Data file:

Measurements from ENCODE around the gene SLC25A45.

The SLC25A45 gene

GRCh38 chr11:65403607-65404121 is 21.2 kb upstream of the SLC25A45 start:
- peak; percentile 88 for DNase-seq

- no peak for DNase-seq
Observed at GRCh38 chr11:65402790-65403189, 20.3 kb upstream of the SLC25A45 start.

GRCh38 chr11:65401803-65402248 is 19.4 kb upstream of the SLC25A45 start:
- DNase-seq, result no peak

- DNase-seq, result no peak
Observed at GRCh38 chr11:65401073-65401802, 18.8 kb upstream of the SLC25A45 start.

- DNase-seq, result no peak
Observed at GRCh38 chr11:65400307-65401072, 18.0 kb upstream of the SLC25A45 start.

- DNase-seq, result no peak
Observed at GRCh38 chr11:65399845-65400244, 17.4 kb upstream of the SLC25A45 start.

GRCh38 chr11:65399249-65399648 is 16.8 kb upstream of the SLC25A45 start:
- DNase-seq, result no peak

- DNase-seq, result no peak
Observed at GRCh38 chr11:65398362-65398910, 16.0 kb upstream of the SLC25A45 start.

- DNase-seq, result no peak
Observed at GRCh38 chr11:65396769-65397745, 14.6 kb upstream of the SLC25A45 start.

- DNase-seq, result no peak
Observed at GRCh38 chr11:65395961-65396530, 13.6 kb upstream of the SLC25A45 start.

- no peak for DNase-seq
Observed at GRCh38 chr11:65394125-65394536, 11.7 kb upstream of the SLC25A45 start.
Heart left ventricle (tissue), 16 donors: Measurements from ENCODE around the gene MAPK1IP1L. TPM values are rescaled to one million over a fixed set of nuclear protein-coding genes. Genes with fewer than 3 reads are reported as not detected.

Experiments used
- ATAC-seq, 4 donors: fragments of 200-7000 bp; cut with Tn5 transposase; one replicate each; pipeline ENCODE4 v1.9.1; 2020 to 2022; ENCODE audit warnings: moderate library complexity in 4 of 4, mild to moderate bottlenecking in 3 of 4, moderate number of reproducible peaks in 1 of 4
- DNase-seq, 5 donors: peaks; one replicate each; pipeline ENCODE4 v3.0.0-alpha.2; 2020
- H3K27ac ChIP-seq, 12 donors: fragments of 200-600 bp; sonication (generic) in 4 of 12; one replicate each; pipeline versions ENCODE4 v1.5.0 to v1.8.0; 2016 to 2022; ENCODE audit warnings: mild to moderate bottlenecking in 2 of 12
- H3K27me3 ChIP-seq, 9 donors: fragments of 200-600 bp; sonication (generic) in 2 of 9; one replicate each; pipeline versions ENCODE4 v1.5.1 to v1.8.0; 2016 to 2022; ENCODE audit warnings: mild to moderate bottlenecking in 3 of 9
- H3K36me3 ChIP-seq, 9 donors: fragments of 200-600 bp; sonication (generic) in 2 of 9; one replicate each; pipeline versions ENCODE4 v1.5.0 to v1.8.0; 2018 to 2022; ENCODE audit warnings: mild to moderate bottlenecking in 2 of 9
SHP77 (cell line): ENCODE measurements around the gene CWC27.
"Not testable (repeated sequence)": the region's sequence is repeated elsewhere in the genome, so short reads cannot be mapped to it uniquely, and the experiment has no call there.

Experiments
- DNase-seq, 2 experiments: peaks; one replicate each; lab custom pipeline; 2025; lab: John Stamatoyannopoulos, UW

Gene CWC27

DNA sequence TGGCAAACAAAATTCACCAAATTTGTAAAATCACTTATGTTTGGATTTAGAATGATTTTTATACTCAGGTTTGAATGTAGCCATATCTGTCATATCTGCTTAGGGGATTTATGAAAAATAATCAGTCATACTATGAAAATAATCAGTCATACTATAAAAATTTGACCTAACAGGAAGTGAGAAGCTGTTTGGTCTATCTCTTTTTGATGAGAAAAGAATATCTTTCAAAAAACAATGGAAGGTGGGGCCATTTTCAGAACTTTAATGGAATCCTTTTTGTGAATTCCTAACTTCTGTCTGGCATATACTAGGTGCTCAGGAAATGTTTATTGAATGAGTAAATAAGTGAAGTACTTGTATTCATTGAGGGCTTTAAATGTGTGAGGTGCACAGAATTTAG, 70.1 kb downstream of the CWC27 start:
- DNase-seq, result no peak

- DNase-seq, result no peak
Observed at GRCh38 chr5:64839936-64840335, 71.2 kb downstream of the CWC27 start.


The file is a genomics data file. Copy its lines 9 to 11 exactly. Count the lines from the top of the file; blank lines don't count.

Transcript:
- DNase-seq, result no peak
Observed at GRCh38 chr11:65401073-65401802, 18.8 kb upstream of the SLC25A45 start.

- DNase-seq, result no peak